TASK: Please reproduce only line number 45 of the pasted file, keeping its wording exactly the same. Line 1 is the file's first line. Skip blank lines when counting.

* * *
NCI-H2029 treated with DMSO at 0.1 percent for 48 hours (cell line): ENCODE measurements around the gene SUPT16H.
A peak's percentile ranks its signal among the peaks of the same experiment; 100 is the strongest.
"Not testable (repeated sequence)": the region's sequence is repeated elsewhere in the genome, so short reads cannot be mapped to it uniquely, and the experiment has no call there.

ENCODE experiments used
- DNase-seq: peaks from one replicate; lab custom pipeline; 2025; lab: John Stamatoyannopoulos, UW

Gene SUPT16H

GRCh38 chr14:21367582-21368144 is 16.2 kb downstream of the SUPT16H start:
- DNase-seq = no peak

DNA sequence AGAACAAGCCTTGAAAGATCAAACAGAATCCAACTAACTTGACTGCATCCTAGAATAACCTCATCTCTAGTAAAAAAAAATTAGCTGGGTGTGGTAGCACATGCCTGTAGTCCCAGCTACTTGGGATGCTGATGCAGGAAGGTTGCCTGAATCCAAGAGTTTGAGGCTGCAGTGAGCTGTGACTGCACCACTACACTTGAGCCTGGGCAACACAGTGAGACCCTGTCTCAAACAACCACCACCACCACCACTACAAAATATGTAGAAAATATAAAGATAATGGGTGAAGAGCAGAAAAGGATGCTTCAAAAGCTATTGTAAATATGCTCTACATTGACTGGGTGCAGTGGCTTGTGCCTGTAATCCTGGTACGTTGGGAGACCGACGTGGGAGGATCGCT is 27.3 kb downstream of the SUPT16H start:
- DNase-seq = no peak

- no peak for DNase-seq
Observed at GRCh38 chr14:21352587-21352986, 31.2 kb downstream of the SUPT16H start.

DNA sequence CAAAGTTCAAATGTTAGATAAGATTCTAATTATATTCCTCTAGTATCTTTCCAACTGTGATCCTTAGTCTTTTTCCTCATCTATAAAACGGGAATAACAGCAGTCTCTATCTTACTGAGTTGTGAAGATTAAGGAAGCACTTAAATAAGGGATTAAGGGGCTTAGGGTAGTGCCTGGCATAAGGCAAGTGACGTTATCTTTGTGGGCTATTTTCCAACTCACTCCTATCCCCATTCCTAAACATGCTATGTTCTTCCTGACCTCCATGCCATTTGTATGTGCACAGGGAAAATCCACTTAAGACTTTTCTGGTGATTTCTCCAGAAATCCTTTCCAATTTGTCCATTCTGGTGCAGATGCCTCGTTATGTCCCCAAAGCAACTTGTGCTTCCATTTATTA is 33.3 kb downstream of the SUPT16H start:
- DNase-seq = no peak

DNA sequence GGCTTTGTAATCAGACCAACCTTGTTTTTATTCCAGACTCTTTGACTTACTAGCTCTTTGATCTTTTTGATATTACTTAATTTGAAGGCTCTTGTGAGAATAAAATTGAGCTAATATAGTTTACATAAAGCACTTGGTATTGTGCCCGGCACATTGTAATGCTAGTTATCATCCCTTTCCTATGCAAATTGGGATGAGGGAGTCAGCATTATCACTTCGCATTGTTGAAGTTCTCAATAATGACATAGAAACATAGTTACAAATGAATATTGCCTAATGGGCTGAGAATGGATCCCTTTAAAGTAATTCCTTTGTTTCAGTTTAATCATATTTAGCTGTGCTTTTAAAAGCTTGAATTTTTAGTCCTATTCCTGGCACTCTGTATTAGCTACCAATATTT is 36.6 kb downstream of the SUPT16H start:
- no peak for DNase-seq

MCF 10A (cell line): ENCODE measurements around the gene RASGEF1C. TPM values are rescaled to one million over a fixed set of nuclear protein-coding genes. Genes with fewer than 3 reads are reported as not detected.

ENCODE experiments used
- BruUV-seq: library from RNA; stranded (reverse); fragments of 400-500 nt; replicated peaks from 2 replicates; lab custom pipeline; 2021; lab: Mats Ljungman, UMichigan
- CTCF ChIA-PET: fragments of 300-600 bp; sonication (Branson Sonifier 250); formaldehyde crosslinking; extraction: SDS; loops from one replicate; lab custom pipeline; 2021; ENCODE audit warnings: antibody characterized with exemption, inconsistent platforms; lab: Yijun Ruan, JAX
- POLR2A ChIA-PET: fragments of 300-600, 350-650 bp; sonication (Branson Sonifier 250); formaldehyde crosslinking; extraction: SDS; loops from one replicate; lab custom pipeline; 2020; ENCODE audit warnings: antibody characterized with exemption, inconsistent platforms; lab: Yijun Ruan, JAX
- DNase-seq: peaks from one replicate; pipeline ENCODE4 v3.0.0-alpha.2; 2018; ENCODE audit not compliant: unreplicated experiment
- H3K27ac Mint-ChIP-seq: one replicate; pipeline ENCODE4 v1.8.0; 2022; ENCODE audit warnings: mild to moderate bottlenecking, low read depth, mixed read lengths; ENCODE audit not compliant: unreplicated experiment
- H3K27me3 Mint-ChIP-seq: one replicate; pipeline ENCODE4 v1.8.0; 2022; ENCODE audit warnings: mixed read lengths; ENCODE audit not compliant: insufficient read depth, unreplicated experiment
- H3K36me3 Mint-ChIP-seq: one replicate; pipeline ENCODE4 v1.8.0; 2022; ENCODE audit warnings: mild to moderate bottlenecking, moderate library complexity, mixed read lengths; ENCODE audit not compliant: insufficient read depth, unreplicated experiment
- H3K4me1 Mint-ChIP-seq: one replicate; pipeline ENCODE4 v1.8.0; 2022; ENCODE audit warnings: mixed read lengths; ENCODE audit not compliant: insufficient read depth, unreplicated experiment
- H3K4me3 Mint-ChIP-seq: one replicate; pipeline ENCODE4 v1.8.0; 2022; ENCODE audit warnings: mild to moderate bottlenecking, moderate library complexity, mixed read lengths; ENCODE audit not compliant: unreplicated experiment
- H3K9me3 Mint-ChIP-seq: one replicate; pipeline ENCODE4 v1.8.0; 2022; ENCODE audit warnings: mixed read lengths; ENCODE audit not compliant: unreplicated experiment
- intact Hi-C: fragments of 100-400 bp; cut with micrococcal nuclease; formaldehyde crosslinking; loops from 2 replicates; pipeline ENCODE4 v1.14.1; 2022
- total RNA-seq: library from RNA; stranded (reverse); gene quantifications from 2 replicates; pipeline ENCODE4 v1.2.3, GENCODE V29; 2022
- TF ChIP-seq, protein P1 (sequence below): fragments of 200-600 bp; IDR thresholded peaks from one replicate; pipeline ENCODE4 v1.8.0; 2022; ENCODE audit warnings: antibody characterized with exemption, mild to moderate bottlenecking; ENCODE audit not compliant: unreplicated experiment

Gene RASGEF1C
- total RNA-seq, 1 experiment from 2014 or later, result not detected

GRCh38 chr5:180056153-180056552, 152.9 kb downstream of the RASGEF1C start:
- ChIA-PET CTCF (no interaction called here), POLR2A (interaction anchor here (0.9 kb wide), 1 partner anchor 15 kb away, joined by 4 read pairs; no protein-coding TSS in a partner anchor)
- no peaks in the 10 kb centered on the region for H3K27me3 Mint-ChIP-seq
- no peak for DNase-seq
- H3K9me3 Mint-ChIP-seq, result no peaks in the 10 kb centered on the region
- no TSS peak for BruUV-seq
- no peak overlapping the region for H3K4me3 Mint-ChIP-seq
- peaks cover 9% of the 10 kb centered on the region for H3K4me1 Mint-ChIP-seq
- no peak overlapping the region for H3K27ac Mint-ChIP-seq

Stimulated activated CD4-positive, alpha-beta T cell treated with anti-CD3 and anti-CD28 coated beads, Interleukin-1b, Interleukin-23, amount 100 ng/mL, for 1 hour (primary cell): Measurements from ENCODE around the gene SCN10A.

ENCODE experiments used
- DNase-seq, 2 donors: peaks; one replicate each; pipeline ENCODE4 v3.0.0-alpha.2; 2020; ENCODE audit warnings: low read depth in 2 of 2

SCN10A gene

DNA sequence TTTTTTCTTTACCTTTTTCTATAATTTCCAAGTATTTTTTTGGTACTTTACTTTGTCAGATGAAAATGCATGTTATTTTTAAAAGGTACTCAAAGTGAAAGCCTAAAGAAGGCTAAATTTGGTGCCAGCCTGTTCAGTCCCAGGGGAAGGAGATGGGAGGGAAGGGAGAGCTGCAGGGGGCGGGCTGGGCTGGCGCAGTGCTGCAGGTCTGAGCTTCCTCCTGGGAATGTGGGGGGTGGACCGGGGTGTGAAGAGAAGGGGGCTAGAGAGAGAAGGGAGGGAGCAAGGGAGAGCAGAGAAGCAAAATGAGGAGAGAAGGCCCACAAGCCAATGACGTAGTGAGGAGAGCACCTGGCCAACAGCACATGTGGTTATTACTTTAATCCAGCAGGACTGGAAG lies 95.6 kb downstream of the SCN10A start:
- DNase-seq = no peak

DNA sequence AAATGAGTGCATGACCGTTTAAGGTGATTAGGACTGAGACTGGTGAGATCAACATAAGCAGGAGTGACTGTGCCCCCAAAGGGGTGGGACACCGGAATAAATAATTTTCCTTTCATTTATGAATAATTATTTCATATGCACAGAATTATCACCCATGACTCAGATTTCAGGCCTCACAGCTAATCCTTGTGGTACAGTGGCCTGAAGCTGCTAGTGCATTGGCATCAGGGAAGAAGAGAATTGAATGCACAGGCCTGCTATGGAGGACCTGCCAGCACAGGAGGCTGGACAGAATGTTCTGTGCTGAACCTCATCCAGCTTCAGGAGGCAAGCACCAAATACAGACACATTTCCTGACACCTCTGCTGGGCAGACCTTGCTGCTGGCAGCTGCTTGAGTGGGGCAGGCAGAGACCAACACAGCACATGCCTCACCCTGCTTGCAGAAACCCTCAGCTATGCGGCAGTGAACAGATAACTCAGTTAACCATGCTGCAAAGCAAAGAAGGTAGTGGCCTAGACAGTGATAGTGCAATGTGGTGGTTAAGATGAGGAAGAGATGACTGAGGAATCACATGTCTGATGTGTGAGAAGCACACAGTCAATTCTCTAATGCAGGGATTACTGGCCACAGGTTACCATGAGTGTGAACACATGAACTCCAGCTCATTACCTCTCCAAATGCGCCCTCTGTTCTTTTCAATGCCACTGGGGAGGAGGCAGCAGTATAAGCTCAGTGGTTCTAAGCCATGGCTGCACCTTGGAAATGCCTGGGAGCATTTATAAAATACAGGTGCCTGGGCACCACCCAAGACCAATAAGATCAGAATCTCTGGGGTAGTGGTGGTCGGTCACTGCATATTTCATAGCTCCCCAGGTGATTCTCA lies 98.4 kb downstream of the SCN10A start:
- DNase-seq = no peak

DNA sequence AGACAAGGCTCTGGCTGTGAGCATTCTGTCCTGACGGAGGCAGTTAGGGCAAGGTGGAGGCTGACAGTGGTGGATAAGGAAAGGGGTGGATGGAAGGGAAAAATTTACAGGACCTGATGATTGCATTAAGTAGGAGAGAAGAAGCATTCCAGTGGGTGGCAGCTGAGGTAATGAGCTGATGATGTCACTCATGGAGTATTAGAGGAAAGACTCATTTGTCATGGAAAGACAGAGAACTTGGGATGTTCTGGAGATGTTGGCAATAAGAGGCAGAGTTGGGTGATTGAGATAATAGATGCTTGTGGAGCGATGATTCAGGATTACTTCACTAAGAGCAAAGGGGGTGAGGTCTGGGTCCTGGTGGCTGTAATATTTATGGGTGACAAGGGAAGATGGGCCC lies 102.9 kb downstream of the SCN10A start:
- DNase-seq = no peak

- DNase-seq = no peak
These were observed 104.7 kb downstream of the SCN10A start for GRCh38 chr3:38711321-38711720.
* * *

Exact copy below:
- DNase-seq, 2 donors: peaks; one replicate each; pipeline ENCODE4 v3.0.0-alpha.2; 2020; ENCODE audit warnings: low read depth in 2 of 2